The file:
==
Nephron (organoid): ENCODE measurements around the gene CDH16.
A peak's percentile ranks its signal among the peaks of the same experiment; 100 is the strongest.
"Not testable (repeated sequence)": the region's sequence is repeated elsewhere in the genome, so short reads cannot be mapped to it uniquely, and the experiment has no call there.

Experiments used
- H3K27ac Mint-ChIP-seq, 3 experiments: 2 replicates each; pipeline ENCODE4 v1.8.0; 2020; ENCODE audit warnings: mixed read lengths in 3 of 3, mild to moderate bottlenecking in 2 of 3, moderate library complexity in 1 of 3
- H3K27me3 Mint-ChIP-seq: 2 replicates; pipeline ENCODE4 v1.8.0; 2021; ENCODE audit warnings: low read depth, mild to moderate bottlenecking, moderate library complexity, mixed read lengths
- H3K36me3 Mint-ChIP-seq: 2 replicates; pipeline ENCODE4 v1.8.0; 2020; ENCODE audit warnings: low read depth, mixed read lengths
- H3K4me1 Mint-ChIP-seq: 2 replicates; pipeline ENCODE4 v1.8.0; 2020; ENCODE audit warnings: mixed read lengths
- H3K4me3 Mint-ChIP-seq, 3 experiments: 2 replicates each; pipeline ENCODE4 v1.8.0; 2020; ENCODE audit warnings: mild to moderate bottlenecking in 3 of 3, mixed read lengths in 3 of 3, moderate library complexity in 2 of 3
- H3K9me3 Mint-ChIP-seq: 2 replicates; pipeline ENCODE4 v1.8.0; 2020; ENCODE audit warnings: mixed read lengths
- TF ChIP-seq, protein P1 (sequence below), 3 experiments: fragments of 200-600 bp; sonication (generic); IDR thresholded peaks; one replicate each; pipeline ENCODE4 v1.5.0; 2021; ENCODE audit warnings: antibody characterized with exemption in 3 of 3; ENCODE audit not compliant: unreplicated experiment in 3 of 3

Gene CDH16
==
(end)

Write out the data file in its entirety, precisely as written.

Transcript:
Nephron (organoid): ENCODE measurements around the gene CDH16.
A peak's percentile ranks its signal among the peaks of the same experiment; 100 is the strongest.
"Not testable (repeated sequence)": the region's sequence is repeated elsewhere in the genome, so short reads cannot be mapped to it uniquely, and the experiment has no call there.

Experiments used
- H3K27ac Mint-ChIP-seq, 3 experiments: 2 replicates each; pipeline ENCODE4 v1.8.0; 2020; ENCODE audit warnings: mixed read lengths in 3 of 3, mild to moderate bottlenecking in 2 of 3, moderate library complexity in 1 of 3
- H3K27me3 Mint-ChIP-seq: 2 replicates; pipeline ENCODE4 v1.8.0; 2021; ENCODE audit warnings: low read depth, mild to moderate bottlenecking, moderate library complexity, mixed read lengths
- H3K36me3 Mint-ChIP-seq: 2 replicates; pipeline ENCODE4 v1.8.0; 2020; ENCODE audit warnings: low read depth, mixed read lengths
- H3K4me1 Mint-ChIP-seq: 2 replicates; pipeline ENCODE4 v1.8.0; 2020; ENCODE audit warnings: mixed read lengths
- H3K4me3 Mint-ChIP-seq, 3 experiments: 2 replicates each; pipeline ENCODE4 v1.8.0; 2020; ENCODE audit warnings: mild to moderate bottlenecking in 3 of 3, mixed read lengths in 3 of 3, moderate library complexity in 2 of 3
- H3K9me3 Mint-ChIP-seq: 2 replicates; pipeline ENCODE4 v1.8.0; 2020; ENCODE audit warnings: mixed read lengths
- TF ChIP-seq, protein P1 (sequence below), 3 experiments: fragments of 200-600 bp; sonication (generic); IDR thresholded peaks; one replicate each; pipeline ENCODE4 v1.5.0; 2021; ENCODE audit warnings: antibody characterized with exemption in 3 of 3; ENCODE audit not compliant: unreplicated experiment in 3 of 3

Gene CDH16